Geminid meteor shower as seen from a dessert

Star view

A moment from 2012’s Geminid meteor shower

Every December, Earth crosses paths with an asteroid’s debris field. As pieces of rock and ice fall through the atmosphere, they burn up and create a holiday spectacular we know as the Geminid meteor shower.

The streaks of light appear to originate near the Gemini constellation, which is where the shower gets its name. That’s where you should look on Tuesday night to see shooting stars rain across the sky.

chart showing constellations in the eastern sky during geminid meteor shower

Where To Look

Gemini, the apparent origin point for the meteors, rises in the east at around 6 p.m. That’s the direction to look if you’re keen to spot a shooting star Sunday night. (This chart shows the constellations at 9:30 p.m. local time for the mid-latitudes of the northern hemisphere.)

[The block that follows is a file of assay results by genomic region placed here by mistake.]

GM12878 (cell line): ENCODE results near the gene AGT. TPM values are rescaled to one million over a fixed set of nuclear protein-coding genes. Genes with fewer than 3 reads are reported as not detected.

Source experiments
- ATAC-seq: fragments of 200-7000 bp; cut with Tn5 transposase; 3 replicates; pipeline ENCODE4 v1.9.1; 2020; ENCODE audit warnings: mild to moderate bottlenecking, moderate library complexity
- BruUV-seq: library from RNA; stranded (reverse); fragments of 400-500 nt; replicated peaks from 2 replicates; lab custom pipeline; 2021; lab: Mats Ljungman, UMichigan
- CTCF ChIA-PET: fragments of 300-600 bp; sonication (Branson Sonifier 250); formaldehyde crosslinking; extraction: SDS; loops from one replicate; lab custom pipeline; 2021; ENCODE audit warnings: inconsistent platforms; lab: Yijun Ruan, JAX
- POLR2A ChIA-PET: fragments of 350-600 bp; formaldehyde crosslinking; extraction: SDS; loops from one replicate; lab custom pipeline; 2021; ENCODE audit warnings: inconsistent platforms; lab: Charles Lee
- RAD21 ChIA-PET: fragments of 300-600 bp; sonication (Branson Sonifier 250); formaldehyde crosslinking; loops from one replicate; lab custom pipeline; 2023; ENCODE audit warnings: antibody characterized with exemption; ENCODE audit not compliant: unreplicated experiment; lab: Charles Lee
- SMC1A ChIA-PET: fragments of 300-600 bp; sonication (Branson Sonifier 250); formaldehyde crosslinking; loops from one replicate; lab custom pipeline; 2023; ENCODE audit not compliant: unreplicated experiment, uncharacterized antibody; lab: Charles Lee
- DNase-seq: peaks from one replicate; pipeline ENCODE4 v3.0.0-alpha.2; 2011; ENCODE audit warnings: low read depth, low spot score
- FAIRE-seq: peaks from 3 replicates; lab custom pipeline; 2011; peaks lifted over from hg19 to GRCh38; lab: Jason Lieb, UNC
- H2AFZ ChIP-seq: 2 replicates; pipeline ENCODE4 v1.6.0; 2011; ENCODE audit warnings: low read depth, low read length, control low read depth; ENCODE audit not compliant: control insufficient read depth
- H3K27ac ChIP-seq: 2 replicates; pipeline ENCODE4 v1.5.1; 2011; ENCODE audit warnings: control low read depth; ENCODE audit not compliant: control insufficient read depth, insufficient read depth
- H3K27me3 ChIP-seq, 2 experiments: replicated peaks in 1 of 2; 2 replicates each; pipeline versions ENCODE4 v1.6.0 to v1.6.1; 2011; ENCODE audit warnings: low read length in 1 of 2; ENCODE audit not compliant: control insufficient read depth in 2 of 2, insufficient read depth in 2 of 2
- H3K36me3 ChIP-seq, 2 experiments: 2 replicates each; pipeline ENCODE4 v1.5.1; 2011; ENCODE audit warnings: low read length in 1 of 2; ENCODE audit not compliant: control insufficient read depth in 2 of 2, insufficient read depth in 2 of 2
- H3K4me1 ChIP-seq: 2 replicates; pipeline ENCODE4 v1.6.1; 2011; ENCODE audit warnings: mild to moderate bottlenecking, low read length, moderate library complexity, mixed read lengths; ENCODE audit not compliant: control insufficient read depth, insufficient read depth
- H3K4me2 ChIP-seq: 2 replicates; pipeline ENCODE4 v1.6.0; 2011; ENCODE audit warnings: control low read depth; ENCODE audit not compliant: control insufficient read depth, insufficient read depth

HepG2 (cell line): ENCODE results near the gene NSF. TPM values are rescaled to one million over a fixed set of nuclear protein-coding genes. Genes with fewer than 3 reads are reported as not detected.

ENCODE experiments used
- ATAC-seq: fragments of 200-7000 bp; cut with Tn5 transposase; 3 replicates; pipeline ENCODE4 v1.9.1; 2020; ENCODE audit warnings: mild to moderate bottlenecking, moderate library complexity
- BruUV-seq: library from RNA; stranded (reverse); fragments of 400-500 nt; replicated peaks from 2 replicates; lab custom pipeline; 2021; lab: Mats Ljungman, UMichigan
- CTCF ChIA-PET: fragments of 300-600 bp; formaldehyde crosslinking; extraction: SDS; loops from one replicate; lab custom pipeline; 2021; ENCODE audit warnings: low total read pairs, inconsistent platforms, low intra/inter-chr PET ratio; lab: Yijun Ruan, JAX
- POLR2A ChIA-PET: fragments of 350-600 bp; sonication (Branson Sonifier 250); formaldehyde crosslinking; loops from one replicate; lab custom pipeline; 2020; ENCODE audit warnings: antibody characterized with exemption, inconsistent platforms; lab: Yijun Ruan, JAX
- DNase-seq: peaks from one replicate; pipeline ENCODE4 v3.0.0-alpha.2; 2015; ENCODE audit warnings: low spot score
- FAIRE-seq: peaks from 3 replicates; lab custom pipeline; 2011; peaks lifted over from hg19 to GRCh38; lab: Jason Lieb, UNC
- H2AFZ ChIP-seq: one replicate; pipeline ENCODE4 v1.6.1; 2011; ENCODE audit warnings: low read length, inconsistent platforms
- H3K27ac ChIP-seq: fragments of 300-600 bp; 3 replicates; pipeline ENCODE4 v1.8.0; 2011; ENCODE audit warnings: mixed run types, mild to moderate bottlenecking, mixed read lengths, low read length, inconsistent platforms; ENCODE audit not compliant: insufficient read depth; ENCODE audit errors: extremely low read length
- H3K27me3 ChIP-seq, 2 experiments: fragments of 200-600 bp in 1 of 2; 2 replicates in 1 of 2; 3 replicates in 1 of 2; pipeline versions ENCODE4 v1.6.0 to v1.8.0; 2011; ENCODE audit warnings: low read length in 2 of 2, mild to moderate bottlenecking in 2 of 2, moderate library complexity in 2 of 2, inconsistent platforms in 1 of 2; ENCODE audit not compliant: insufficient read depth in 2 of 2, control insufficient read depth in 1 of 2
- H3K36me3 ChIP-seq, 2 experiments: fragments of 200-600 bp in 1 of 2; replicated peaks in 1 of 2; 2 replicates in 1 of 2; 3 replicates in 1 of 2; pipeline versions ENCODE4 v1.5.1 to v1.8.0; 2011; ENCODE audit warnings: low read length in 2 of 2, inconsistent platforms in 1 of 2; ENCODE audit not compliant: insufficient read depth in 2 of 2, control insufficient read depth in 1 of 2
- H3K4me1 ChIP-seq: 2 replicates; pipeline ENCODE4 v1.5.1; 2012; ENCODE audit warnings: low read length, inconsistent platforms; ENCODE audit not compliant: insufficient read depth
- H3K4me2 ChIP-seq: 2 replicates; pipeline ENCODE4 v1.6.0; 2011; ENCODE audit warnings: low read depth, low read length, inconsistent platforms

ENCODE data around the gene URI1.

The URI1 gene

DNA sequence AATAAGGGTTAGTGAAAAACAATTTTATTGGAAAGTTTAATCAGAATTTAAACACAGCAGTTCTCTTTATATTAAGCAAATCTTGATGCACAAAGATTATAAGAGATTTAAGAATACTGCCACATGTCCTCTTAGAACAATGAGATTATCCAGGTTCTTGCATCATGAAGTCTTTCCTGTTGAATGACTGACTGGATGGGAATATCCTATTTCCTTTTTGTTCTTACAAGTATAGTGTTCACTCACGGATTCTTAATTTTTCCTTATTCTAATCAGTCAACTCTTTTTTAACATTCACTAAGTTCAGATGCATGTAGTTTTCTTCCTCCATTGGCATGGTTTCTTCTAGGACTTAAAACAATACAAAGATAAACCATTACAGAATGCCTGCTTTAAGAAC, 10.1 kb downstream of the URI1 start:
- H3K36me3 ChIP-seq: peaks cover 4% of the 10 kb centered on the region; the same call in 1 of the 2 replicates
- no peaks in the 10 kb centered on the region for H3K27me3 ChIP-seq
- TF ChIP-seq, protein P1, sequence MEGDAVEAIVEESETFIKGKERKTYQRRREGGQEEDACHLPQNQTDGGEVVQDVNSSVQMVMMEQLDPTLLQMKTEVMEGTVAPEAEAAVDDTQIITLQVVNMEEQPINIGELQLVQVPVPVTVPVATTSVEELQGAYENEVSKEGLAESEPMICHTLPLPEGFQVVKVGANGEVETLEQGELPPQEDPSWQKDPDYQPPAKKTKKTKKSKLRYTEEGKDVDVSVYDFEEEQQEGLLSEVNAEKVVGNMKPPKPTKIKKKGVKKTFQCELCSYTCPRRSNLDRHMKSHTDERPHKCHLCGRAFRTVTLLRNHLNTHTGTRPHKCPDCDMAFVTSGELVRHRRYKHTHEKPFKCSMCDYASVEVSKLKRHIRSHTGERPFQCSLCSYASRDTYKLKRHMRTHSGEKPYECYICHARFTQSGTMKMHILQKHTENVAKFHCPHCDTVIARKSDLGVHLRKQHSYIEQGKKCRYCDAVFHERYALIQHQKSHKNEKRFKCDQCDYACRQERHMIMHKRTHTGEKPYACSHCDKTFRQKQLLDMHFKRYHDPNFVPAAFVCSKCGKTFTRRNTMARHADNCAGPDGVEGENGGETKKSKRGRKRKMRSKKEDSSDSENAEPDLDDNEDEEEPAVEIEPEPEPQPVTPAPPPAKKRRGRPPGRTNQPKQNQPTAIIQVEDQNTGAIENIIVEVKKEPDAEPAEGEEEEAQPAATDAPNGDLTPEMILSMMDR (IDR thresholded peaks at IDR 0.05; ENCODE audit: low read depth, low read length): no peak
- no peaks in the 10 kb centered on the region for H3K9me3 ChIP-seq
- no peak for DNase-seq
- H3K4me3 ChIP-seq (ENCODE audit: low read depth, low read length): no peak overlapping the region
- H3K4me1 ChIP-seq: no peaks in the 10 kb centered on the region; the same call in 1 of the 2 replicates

This year, unlike 2015, the Geminid meteor shower will have some competition. Its peak tonight coincides with a supermoon—the full moon that occurs when our satellite is on its nearest approach to Earth. Bright light from the moon will make it harder to spot the flashes of shooting stars. But since the Geminids is one of the brighter meteor showers, you should still be able to see at least some of it.

If you live in an area with lots of light pollution (or decide it’s not worth braving the cold for a potential meteor-shower sighting) fear not! Beginning at 8 PM EST, the Slooh robotic telescope service will host a live stream of the shower that you can watch from the comfort of your living room.